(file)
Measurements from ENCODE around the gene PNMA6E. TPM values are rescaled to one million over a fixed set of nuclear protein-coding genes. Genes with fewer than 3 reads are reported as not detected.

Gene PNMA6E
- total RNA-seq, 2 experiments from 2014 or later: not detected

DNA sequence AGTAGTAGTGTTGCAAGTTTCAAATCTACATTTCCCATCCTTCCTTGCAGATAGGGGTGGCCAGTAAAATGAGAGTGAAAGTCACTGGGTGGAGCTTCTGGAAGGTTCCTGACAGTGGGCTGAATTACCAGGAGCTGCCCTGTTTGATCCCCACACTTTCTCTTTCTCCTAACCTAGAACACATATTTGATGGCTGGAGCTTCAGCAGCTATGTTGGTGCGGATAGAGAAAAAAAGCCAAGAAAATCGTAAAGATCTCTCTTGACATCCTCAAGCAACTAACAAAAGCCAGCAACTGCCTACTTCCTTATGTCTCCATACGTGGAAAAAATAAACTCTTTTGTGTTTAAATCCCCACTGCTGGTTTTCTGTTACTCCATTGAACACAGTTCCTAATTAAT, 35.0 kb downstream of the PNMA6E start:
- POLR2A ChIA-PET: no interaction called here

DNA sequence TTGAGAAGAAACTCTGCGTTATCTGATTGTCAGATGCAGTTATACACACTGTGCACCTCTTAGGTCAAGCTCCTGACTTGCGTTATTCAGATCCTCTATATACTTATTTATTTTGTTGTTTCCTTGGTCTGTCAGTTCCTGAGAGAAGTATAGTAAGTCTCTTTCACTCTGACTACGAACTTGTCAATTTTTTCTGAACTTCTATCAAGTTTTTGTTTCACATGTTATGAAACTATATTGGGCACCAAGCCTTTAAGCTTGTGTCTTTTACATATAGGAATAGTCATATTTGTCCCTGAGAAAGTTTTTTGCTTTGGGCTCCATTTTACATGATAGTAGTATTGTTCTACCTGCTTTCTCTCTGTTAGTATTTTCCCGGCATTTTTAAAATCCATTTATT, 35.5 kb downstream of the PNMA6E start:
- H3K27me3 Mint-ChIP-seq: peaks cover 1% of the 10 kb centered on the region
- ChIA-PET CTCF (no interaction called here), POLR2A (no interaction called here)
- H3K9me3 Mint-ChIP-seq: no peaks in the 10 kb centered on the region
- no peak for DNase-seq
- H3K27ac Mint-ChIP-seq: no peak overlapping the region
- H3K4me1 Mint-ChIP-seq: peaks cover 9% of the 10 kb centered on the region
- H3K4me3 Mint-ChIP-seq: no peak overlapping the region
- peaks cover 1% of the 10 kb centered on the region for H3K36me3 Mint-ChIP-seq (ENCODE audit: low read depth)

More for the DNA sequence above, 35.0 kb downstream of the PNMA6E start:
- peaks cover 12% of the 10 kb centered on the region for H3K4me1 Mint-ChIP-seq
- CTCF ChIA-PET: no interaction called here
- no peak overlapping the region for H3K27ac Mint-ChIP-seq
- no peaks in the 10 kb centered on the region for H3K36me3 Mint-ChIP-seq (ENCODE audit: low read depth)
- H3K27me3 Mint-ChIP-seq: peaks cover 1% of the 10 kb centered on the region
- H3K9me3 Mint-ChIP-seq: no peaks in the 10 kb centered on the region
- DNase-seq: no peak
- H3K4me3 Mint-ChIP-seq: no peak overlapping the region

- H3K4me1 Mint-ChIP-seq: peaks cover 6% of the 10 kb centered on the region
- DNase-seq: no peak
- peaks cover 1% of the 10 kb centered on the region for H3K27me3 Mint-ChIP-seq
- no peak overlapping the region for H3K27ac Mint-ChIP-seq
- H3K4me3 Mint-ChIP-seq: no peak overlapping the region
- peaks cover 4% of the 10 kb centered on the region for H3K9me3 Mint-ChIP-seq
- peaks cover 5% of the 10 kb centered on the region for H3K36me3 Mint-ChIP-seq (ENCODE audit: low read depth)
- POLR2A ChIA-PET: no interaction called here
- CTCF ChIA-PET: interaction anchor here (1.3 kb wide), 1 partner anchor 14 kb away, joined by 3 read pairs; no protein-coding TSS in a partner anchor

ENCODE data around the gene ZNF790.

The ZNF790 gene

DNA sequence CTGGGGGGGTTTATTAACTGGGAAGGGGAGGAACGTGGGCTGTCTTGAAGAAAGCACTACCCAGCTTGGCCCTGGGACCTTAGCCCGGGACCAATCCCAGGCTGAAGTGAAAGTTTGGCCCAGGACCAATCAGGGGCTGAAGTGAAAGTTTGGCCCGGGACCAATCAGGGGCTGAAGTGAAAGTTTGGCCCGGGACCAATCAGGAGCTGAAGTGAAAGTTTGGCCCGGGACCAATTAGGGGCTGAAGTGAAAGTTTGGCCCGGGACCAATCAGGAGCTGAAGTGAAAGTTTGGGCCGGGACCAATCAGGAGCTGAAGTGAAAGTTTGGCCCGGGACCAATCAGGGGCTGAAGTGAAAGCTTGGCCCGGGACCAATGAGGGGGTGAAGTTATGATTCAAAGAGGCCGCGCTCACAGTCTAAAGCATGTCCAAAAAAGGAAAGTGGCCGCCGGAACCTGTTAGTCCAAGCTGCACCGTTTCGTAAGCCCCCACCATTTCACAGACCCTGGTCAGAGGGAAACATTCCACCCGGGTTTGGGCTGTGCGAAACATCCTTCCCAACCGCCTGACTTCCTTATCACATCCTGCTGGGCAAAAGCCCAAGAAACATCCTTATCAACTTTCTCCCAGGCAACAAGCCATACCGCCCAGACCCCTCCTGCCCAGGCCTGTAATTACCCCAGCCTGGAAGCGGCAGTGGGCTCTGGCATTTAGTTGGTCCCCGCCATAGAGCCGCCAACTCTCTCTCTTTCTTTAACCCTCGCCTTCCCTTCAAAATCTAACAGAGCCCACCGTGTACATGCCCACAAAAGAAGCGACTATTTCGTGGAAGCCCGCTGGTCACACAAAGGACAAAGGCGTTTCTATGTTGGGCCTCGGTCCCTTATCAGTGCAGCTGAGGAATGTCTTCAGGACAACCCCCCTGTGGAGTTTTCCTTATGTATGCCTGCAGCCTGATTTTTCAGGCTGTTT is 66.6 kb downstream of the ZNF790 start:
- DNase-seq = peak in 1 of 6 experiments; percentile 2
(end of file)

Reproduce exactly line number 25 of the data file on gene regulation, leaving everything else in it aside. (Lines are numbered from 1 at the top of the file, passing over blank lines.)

- DNase-seq: no peak